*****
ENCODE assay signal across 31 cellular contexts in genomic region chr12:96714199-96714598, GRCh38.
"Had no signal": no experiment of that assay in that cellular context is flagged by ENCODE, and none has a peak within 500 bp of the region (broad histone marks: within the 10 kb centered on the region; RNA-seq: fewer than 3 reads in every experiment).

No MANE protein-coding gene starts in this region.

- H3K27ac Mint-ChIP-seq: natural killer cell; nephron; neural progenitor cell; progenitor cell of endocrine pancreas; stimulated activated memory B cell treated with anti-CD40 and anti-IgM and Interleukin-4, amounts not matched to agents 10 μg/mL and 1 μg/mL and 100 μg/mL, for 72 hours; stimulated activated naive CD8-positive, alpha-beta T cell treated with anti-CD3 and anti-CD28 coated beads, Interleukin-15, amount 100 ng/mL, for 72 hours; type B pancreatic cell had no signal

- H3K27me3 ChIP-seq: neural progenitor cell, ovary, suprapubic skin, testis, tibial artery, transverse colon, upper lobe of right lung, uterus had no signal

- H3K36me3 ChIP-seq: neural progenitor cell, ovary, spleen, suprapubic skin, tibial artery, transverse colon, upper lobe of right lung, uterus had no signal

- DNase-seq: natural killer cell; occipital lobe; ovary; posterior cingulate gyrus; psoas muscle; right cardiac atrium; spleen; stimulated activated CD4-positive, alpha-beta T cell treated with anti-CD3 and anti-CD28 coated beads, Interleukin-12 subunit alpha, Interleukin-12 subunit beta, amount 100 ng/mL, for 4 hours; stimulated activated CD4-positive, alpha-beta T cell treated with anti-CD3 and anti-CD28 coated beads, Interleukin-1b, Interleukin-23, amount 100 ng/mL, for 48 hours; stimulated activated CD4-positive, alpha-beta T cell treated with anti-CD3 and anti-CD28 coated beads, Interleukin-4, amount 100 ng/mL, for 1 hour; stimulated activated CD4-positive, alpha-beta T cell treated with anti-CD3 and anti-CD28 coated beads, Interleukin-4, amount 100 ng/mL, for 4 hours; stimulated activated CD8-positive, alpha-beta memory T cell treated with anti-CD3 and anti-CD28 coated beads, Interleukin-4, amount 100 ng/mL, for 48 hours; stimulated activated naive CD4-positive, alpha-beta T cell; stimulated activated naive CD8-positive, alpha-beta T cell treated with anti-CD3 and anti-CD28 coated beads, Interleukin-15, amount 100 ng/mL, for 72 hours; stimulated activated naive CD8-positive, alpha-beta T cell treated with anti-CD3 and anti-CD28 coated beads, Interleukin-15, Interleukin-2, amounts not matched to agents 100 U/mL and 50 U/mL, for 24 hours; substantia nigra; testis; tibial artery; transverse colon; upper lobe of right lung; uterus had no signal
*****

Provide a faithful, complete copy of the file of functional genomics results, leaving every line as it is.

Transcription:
ENCODE assay signal across 31 cellular contexts in genomic region chr12:96714199-96714598, GRCh38.
"Had no signal": no experiment of that assay in that cellular context is flagged by ENCODE, and none has a peak within 500 bp of the region (broad histone marks: within the 10 kb centered on the region; RNA-seq: fewer than 3 reads in every experiment).

No MANE protein-coding gene starts in this region.

- H3K27ac Mint-ChIP-seq: natural killer cell; nephron; neural progenitor cell; progenitor cell of endocrine pancreas; stimulated activated memory B cell treated with anti-CD40 and anti-IgM and Interleukin-4, amounts not matched to agents 10 μg/mL and 1 μg/mL and 100 μg/mL, for 72 hours; stimulated activated naive CD8-positive, alpha-beta T cell treated with anti-CD3 and anti-CD28 coated beads, Interleukin-15, amount 100 ng/mL, for 72 hours; type B pancreatic cell had no signal

- H3K27me3 ChIP-seq: neural progenitor cell, ovary, suprapubic skin, testis, tibial artery, transverse colon, upper lobe of right lung, uterus had no signal

- H3K36me3 ChIP-seq: neural progenitor cell, ovary, spleen, suprapubic skin, tibial artery, transverse colon, upper lobe of right lung, uterus had no signal

- DNase-seq: natural killer cell; occipital lobe; ovary; posterior cingulate gyrus; psoas muscle; right cardiac atrium; spleen; stimulated activated CD4-positive, alpha-beta T cell treated with anti-CD3 and anti-CD28 coated beads, Interleukin-12 subunit alpha, Interleukin-12 subunit beta, amount 100 ng/mL, for 4 hours; stimulated activated CD4-positive, alpha-beta T cell treated with anti-CD3 and anti-CD28 coated beads, Interleukin-1b, Interleukin-23, amount 100 ng/mL, for 48 hours; stimulated activated CD4-positive, alpha-beta T cell treated with anti-CD3 and anti-CD28 coated beads, Interleukin-4, amount 100 ng/mL, for 1 hour; stimulated activated CD4-positive, alpha-beta T cell treated with anti-CD3 and anti-CD28 coated beads, Interleukin-4, amount 100 ng/mL, for 4 hours; stimulated activated CD8-positive, alpha-beta memory T cell treated with anti-CD3 and anti-CD28 coated beads, Interleukin-4, amount 100 ng/mL, for 48 hours; stimulated activated naive CD4-positive, alpha-beta T cell; stimulated activated naive CD8-positive, alpha-beta T cell treated with anti-CD3 and anti-CD28 coated beads, Interleukin-15, amount 100 ng/mL, for 72 hours; stimulated activated naive CD8-positive, alpha-beta T cell treated with anti-CD3 and anti-CD28 coated beads, Interleukin-15, Interleukin-2, amounts not matched to agents 100 U/mL and 50 U/mL, for 24 hours; substantia nigra; testis; tibial artery; transverse colon; upper lobe of right lung; uterus had no signal